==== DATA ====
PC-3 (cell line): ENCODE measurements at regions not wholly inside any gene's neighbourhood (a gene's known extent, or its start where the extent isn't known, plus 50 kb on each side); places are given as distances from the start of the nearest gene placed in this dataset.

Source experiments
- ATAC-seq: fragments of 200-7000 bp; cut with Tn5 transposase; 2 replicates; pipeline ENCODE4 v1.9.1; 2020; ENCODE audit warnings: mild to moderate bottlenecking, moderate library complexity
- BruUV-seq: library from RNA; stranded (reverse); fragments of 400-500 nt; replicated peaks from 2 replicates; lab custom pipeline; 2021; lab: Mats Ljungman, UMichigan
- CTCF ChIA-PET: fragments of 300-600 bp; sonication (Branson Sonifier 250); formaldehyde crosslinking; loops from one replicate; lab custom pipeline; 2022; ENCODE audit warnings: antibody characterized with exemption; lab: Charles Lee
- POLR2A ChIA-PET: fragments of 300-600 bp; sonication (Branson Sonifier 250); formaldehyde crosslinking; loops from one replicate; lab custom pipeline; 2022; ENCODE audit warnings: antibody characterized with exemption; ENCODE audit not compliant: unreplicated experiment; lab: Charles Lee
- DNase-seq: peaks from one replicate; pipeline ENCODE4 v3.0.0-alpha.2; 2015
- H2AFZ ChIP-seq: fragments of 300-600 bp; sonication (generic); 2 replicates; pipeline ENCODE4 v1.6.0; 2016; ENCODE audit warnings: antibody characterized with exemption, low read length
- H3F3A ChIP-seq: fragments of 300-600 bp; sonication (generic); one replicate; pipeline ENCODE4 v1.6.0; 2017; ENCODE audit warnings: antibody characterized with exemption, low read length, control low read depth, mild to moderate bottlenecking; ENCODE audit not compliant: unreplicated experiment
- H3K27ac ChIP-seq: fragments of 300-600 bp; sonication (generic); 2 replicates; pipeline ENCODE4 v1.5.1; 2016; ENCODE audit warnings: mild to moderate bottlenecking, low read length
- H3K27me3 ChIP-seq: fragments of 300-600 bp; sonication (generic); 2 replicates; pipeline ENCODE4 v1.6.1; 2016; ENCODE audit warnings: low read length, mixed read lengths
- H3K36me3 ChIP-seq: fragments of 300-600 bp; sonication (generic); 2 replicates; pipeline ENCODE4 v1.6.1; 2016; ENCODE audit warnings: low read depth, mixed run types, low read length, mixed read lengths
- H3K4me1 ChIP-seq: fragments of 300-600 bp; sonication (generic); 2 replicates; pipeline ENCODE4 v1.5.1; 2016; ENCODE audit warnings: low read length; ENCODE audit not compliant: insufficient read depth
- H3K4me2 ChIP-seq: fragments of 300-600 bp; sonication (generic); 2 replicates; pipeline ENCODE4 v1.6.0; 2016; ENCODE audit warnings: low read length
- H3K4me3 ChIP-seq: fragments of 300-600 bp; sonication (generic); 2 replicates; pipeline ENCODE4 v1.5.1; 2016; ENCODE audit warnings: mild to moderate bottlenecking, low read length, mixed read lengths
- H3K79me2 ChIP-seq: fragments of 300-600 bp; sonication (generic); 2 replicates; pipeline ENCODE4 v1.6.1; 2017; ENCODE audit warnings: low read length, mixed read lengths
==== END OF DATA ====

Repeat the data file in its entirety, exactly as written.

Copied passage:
PC-3 (cell line): ENCODE measurements at regions not wholly inside any gene's neighbourhood (a gene's known extent, or its start where the extent isn't known, plus 50 kb on each side); places are given as distances from the start of the nearest gene placed in this dataset.

Source experiments
- ATAC-seq: fragments of 200-7000 bp; cut with Tn5 transposase; 2 replicates; pipeline ENCODE4 v1.9.1; 2020; ENCODE audit warnings: mild to moderate bottlenecking, moderate library complexity
- BruUV-seq: library from RNA; stranded (reverse); fragments of 400-500 nt; replicated peaks from 2 replicates; lab custom pipeline; 2021; lab: Mats Ljungman, UMichigan
- CTCF ChIA-PET: fragments of 300-600 bp; sonication (Branson Sonifier 250); formaldehyde crosslinking; loops from one replicate; lab custom pipeline; 2022; ENCODE audit warnings: antibody characterized with exemption; lab: Charles Lee
- POLR2A ChIA-PET: fragments of 300-600 bp; sonication (Branson Sonifier 250); formaldehyde crosslinking; loops from one replicate; lab custom pipeline; 2022; ENCODE audit warnings: antibody characterized with exemption; ENCODE audit not compliant: unreplicated experiment; lab: Charles Lee
- DNase-seq: peaks from one replicate; pipeline ENCODE4 v3.0.0-alpha.2; 2015
- H2AFZ ChIP-seq: fragments of 300-600 bp; sonication (generic); 2 replicates; pipeline ENCODE4 v1.6.0; 2016; ENCODE audit warnings: antibody characterized with exemption, low read length
- H3F3A ChIP-seq: fragments of 300-600 bp; sonication (generic); one replicate; pipeline ENCODE4 v1.6.0; 2017; ENCODE audit warnings: antibody characterized with exemption, low read length, control low read depth, mild to moderate bottlenecking; ENCODE audit not compliant: unreplicated experiment
- H3K27ac ChIP-seq: fragments of 300-600 bp; sonication (generic); 2 replicates; pipeline ENCODE4 v1.5.1; 2016; ENCODE audit warnings: mild to moderate bottlenecking, low read length
- H3K27me3 ChIP-seq: fragments of 300-600 bp; sonication (generic); 2 replicates; pipeline ENCODE4 v1.6.1; 2016; ENCODE audit warnings: low read length, mixed read lengths
- H3K36me3 ChIP-seq: fragments of 300-600 bp; sonication (generic); 2 replicates; pipeline ENCODE4 v1.6.1; 2016; ENCODE audit warnings: low read depth, mixed run types, low read length, mixed read lengths
- H3K4me1 ChIP-seq: fragments of 300-600 bp; sonication (generic); 2 replicates; pipeline ENCODE4 v1.5.1; 2016; ENCODE audit warnings: low read length; ENCODE audit not compliant: insufficient read depth
- H3K4me2 ChIP-seq: fragments of 300-600 bp; sonication (generic); 2 replicates; pipeline ENCODE4 v1.6.0; 2016; ENCODE audit warnings: low read length
- H3K4me3 ChIP-seq: fragments of 300-600 bp; sonication (generic); 2 replicates; pipeline ENCODE4 v1.5.1; 2016; ENCODE audit warnings: mild to moderate bottlenecking, low read length, mixed read lengths
- H3K79me2 ChIP-seq: fragments of 300-600 bp; sonication (generic); 2 replicates; pipeline ENCODE4 v1.6.1; 2017; ENCODE audit warnings: low read length, mixed read lengths